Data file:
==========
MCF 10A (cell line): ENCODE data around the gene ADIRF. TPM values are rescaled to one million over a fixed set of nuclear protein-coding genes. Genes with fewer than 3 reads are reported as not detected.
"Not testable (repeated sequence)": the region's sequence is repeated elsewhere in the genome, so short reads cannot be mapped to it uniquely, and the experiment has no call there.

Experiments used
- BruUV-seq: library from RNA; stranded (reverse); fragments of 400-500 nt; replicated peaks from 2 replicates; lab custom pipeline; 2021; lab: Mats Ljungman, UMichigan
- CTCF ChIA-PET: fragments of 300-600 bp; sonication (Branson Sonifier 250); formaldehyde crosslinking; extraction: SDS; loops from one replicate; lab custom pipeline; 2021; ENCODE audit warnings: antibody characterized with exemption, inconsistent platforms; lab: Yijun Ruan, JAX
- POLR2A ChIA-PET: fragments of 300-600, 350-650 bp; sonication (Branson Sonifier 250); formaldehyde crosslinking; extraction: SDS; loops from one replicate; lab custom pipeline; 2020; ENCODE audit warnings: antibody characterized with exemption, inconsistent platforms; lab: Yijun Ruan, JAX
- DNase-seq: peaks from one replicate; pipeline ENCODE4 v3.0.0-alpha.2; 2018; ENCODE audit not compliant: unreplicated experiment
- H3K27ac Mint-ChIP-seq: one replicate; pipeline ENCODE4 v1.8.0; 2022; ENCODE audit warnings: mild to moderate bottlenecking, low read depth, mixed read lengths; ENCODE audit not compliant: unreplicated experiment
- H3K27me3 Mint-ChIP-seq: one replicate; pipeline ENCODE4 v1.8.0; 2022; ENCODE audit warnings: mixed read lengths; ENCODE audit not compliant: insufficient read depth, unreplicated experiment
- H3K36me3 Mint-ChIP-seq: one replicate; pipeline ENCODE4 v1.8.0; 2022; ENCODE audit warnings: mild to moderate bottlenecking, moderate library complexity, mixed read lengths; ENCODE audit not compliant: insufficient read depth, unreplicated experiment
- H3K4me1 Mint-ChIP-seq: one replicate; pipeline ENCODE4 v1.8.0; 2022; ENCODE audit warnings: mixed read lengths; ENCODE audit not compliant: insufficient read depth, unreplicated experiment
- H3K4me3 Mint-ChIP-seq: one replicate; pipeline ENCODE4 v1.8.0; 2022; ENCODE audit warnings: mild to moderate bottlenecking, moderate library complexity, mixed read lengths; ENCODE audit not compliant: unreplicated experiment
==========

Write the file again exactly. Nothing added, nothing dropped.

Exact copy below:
MCF 10A (cell line): ENCODE data around the gene ADIRF. TPM values are rescaled to one million over a fixed set of nuclear protein-coding genes. Genes with fewer than 3 reads are reported as not detected.
"Not testable (repeated sequence)": the region's sequence is repeated elsewhere in the genome, so short reads cannot be mapped to it uniquely, and the experiment has no call there.

Experiments used
- BruUV-seq: library from RNA; stranded (reverse); fragments of 400-500 nt; replicated peaks from 2 replicates; lab custom pipeline; 2021; lab: Mats Ljungman, UMichigan
- CTCF ChIA-PET: fragments of 300-600 bp; sonication (Branson Sonifier 250); formaldehyde crosslinking; extraction: SDS; loops from one replicate; lab custom pipeline; 2021; ENCODE audit warnings: antibody characterized with exemption, inconsistent platforms; lab: Yijun Ruan, JAX
- POLR2A ChIA-PET: fragments of 300-600, 350-650 bp; sonication (Branson Sonifier 250); formaldehyde crosslinking; extraction: SDS; loops from one replicate; lab custom pipeline; 2020; ENCODE audit warnings: antibody characterized with exemption, inconsistent platforms; lab: Yijun Ruan, JAX
- DNase-seq: peaks from one replicate; pipeline ENCODE4 v3.0.0-alpha.2; 2018; ENCODE audit not compliant: unreplicated experiment
- H3K27ac Mint-ChIP-seq: one replicate; pipeline ENCODE4 v1.8.0; 2022; ENCODE audit warnings: mild to moderate bottlenecking, low read depth, mixed read lengths; ENCODE audit not compliant: unreplicated experiment
- H3K27me3 Mint-ChIP-seq: one replicate; pipeline ENCODE4 v1.8.0; 2022; ENCODE audit warnings: mixed read lengths; ENCODE audit not compliant: insufficient read depth, unreplicated experiment
- H3K36me3 Mint-ChIP-seq: one replicate; pipeline ENCODE4 v1.8.0; 2022; ENCODE audit warnings: mild to moderate bottlenecking, moderate library complexity, mixed read lengths; ENCODE audit not compliant: insufficient read depth, unreplicated experiment
- H3K4me1 Mint-ChIP-seq: one replicate; pipeline ENCODE4 v1.8.0; 2022; ENCODE audit warnings: mixed read lengths; ENCODE audit not compliant: insufficient read depth, unreplicated experiment
- H3K4me3 Mint-ChIP-seq: one replicate; pipeline ENCODE4 v1.8.0; 2022; ENCODE audit warnings: mild to moderate bottlenecking, moderate library complexity, mixed read lengths; ENCODE audit not compliant: unreplicated experiment